Social Security benefits all age groups–young workers who have insurance for death and disability during all of their working years, retired workers, disabled workers and their dependents, and the survivors of deceased workers. Twenty million Social Security beneficiaries [2013] are not retired workers — they are workers with disabilities, children of retired, disabled, and deceased workers, spouses, and care-taking parents. Children get more benefits from Social Security [p.4] than from any other federal program.

  • Before Social Security, the groups that are now covered — working men and women, seniors, widows, orphans, and disabled persons–had neither insurance nor savings. Those were the days of social insecurity.
  • Social Security protects the elderly at all income levels, and for all but roughly the wealthiest one-third of seniors, it is their principal income. Unlike most pensions, it is inflation-adjusted, and unlike 401k’s, it lasts for the retiree’s lifetime.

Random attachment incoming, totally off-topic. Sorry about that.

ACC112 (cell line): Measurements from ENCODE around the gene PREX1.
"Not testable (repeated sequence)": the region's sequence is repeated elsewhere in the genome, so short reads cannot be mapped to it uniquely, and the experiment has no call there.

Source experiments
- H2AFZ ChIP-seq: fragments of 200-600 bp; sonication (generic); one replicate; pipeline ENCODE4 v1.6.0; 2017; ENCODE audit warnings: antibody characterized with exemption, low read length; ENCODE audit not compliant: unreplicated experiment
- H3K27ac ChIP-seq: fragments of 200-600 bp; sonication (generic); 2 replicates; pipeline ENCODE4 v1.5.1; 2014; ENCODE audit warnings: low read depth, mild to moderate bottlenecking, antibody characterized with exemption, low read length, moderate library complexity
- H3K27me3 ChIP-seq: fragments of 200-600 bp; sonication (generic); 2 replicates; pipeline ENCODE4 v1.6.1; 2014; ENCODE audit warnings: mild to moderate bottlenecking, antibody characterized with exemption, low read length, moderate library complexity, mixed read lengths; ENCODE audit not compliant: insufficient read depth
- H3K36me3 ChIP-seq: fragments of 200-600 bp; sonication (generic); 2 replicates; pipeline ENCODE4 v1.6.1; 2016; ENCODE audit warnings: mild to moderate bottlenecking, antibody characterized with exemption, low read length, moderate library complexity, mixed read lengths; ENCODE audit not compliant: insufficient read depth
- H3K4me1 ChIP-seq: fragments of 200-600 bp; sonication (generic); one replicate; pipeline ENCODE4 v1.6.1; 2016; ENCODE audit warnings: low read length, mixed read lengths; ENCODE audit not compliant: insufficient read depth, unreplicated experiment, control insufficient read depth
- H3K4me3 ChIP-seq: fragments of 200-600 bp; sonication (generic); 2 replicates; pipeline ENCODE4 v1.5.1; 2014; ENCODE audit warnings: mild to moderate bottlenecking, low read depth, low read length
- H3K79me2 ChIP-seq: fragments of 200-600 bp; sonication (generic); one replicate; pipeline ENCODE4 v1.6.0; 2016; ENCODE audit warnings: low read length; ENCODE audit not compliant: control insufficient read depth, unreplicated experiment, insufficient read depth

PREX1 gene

• Social Security relieves adult children of much of the financial strain of supporting their aging parents and gives parents the dignity of an assured income of their own.

Social Security Prevents Poverty

Without Social Security, about 44% of all seniors [2012] would be living below the government’s official poverty level rather than the actual 9%.

  • In 1959, when poverty measures began, 35% of Americans 65 and over were living below the official poverty level. Seniors were then the poorest age group in the population. Thanks largely to Social Security, the elderly are now the age group with the lowest poverty rate [about 9% in 2012]. Of course these poverty standards for all groups have lagged behind changes in the standard of living.

Social Security Benefits Women, Minorities and other Low-Wage Workers [See “Women and Social Security, and “Social Security and Minorities]

  • Because they face discrimination and often lack health care and other resources, groups such as African Americans have lower life expectancies than other groups. Consequently, they are more likely than less-disadvantaged groups to need Disability and Survivors’ benefits.